Passive v Active: A Chief Investment Officers View: Part Three

If you’ve not read my previous articles you will find them here: Part One  Part Two

In this final article, I take a look at the US in more detail and the summarise:

As we have done with the UK, we are now going to conduct the same research for the US.  Our core US Equity holding is Neptune US Opportunities and the benchmark index is the S&P 500.

 

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The question of passive versus active in US large cap came about following US academic studies that noted long term underperformance of active managers.  In a widely cited study by Lakonishok, Shleifer, and Vishny (1992) questioning the future of the US Defined Benefit (DB) industry.  Their study of 769 DB plans underperformed the S&P 500 by 260 basis points per year during 1983-1989*.

The rolling monthly returns gives the probability edge to the passive approach, with the S&P 500 outperforming in 31 of the 60 periods.

 

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Increasing the rolling periods to 1 years, still a short term measure, the passive style is in favour with outperformance occurs in 40 of the rolling periods.

 

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The first look at longer term performance swings the probability back to active management, with the actively managed fund outperforming in 42 of the 60 rolling periods.

 

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Taking the longer term view of 10 years, the number of rolling periods is reduced to 20, as the fund launched in December 2002.  The trend of probability continues with the actively managed fund outperforming the index 100% of the time.

For information purposes, the cumulative performance since the fund launched looks like this:

 

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So in this example of a core US Equity fund against the S&P 500 index, the probability of the passive or active outperforming over particular rolling periods is shown in the table below:

 

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So while the debate over passive or active style is too close to call over the short term, it becomes clearer on the basis of probability over the longer term.

Conclusion

If there is any, it is that over the short term, the debate for passive is stronger, while over the long term the weight is more towards active management.

Part of being a fund manager is having an investment belief and the philosophical argument of passive versus active relates to this core belief.  We run the Equip portfolios with a bias towards long term investing and I believe that mirrors what active management is looking to do.  Passive investing, to me, captures the sentiment value, while active investing captures the fundamentals and I believe we are better placed to capture long term fundamentals, rather than short term sentiment.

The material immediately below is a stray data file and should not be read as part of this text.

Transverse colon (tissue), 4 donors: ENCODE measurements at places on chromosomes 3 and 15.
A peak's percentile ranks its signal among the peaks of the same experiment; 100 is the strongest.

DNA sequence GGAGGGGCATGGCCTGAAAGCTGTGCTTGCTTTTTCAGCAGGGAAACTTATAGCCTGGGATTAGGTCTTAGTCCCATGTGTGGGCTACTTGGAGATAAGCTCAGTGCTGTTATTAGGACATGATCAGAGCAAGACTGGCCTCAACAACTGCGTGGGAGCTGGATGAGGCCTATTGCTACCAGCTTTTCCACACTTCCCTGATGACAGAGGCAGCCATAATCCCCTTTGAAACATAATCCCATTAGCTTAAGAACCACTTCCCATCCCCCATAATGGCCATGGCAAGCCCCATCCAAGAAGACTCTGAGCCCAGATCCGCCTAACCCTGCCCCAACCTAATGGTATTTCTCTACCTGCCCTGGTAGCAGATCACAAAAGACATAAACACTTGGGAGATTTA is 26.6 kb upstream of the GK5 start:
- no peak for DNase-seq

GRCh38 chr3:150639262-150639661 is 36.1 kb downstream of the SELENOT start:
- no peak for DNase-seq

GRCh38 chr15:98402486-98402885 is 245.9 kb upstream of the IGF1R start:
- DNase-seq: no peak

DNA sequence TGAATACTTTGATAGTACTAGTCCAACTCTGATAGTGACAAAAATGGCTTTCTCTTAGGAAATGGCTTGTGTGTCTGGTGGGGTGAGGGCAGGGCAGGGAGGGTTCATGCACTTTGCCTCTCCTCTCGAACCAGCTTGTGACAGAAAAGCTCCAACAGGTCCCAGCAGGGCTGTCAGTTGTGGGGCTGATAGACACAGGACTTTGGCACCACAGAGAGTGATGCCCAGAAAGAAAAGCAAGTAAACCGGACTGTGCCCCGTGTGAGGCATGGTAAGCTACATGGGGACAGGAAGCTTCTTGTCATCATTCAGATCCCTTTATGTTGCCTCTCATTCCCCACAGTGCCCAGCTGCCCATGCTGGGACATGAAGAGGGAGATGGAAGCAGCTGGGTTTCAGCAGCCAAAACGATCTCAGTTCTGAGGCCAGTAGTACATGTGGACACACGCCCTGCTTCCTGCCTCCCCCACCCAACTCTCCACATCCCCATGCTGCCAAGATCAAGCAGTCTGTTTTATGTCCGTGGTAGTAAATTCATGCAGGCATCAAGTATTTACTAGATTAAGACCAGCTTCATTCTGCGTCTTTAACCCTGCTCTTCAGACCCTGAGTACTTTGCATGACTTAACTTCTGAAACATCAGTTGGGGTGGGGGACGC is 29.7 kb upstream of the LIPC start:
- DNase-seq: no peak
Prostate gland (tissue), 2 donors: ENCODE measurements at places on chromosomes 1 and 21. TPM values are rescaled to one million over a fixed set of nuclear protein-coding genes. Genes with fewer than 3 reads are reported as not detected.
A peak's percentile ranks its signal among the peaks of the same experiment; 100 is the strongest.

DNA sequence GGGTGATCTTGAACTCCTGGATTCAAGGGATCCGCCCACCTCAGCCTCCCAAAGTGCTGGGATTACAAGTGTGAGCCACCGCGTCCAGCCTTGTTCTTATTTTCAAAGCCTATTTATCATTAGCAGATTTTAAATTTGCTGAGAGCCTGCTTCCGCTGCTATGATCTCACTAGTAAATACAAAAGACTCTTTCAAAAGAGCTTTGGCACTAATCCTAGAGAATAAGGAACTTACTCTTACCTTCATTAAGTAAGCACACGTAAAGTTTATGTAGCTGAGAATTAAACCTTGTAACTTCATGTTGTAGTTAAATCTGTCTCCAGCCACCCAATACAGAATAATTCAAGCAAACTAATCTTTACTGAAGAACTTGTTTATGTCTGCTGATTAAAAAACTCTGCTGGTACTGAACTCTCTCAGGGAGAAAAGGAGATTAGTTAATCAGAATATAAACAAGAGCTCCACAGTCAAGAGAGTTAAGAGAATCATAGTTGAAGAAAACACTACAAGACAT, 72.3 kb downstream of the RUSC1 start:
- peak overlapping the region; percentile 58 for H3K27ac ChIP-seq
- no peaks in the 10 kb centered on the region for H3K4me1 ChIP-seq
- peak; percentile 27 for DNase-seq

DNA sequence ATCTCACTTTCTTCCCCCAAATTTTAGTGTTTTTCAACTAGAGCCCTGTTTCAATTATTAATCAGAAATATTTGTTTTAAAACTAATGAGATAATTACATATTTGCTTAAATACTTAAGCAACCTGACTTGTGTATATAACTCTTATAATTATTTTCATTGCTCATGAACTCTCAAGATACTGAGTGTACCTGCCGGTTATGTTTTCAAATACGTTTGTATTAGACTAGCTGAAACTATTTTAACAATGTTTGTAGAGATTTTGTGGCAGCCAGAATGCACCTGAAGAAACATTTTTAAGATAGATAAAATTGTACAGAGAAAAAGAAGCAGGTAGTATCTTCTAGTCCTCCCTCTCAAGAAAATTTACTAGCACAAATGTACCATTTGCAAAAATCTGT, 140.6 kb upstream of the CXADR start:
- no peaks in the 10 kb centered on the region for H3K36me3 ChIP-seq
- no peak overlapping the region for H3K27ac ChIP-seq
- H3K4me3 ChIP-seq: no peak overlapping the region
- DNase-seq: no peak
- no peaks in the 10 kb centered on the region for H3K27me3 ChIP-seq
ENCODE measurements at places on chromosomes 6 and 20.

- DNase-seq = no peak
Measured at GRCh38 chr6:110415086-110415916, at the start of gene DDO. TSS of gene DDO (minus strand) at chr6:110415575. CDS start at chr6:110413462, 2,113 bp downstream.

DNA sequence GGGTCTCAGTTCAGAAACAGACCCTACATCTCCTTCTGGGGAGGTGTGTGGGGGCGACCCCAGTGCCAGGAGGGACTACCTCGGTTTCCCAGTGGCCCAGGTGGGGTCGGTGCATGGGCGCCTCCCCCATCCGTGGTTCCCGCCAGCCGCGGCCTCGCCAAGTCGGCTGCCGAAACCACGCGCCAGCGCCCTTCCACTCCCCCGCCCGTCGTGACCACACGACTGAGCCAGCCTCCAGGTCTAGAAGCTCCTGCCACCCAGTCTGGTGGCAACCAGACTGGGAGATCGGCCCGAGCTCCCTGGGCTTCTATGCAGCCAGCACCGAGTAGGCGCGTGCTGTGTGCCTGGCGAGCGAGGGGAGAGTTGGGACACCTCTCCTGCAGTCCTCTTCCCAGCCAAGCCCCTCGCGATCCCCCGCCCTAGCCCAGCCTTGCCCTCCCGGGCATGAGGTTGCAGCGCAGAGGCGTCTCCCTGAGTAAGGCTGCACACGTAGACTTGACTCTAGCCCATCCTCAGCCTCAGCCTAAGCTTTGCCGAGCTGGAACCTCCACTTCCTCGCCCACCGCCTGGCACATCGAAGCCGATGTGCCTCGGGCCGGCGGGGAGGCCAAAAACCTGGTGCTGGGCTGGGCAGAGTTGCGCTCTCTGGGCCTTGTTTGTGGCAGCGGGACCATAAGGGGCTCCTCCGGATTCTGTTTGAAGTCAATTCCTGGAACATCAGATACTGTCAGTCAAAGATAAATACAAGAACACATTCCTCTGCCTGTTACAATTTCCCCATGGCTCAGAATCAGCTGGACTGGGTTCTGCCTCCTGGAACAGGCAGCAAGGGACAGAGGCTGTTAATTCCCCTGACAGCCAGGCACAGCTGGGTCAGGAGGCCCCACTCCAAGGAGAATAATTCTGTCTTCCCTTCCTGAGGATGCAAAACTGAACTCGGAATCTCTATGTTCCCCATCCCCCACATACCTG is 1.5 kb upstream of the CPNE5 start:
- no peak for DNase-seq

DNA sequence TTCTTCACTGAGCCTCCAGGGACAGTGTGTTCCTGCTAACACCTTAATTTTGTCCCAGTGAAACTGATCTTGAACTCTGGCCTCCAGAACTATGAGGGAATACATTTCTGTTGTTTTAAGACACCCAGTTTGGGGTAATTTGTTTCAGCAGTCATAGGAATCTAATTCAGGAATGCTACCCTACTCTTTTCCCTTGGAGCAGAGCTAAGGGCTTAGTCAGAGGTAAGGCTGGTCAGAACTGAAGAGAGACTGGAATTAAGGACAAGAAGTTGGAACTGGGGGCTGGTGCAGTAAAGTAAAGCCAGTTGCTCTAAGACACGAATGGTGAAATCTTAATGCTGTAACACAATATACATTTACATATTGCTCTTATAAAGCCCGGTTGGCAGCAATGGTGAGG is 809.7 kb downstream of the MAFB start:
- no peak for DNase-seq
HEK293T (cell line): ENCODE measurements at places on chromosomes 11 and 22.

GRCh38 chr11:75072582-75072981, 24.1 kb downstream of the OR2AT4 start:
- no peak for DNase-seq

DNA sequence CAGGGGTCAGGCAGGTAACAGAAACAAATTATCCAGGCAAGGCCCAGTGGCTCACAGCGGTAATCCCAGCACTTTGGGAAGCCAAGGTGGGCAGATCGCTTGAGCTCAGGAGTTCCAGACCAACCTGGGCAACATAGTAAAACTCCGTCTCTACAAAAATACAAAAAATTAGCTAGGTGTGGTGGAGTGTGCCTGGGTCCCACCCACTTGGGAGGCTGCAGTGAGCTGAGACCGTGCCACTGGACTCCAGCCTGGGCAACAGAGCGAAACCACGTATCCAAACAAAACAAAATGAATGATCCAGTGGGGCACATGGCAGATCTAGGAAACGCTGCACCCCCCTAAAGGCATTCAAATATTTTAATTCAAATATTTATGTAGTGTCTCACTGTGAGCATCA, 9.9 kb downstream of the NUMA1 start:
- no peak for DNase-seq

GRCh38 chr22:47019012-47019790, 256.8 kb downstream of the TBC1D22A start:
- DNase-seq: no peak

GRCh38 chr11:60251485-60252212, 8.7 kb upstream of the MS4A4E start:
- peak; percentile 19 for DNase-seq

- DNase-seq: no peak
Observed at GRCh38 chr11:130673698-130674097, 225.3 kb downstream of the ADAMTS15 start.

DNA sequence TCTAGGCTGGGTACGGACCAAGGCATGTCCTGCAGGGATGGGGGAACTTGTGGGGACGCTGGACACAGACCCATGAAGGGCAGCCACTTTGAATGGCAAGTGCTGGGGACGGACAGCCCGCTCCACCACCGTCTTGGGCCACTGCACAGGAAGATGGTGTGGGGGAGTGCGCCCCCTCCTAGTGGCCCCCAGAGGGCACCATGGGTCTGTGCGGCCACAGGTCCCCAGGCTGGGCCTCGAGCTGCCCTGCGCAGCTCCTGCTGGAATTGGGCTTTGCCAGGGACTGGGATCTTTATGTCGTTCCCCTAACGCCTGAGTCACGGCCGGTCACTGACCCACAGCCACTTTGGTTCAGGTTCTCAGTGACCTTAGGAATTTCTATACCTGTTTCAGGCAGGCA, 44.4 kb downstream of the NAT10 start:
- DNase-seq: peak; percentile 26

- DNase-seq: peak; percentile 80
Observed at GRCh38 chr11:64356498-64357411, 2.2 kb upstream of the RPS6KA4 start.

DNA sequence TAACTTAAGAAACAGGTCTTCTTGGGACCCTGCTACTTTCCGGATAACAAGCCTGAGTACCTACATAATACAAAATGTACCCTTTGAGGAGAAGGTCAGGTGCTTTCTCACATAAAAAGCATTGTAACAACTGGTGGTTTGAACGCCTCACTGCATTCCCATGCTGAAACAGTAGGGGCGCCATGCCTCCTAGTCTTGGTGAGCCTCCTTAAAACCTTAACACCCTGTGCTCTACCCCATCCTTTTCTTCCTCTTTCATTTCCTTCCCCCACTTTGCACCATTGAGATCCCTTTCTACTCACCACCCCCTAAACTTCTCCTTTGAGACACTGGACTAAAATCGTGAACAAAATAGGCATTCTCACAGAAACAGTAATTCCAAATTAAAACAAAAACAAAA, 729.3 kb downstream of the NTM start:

That is why I think we need to clarify our investment propositions.  Differentiation is key to a robust investment process, whether that is at fund level, portfolio level or process level.  We have two very good investment portfolios: Equip and PFP (Price Focused Portfolios).  I propose we maintain the approach we have always had with Equip, over the past 10 years and that is a long term approach which lends itself to active management.

The Equip investment style is looking at longer term returns and adding value.  This cannot be done by inserting a tracker or passive fund over short periods.  If I do not have conviction that an active approach for a particular asset class can add value over the long term, then it is right that we would should be looking at adding cheap Beta to the Equip portfolios?  So focus needs to be on the long term, not the short term and this it born out by our long term performance figures for Equip, where we have beaten the composite benchmarks, on average on a quarterly basis, more than 75% of the time.

With PFP we could look to make this a wholly passive offering, as we currently run this as a quasi-passive in the guise of managing costs.  Price Focused then becomes Passive Focused.  The client can then choose between the cost of active management and the risk of passive management.

We have then matched our long term investment philosophy with the correct style, while offering an alternative style to those clients have had a shorter term horizon or wish to remove the additional cost of active management.

Summary

  • The argument between passive and active investment is complicated.
  • The foundation of the research should be focused on investment term.
  • Conviction in the Equip portfolios is towards longer term investing.
  • Longer term investing is more conducive to active management.
  • It therefore makes sense that the Equip portfolios have a bias towards active management.
  • Shorter term investing is more akin to passive investing.
  • The importance of differentiating our investment propositions is critical.
  • Develop the PFP to have a bias towards passive investment, though explicit driver is cost.
  • The biggest factor in passive investing is cost, which correlates to PFP.
  • The biggest factor in active investing is risk, which correlates to Equip.

Executive Summary:

To write this paper involved challenging my long held philosophies and investment beliefs.  I thought long and hard over this topic and eventually came to the conclusion that Equip, which is firmly focused on long term investing, is more suited to active management than passive management.

I also belief that if a client is satisfied with market returns, at a lower cost, it may be that passive investing will suit their requirements and for that we also have a solution.

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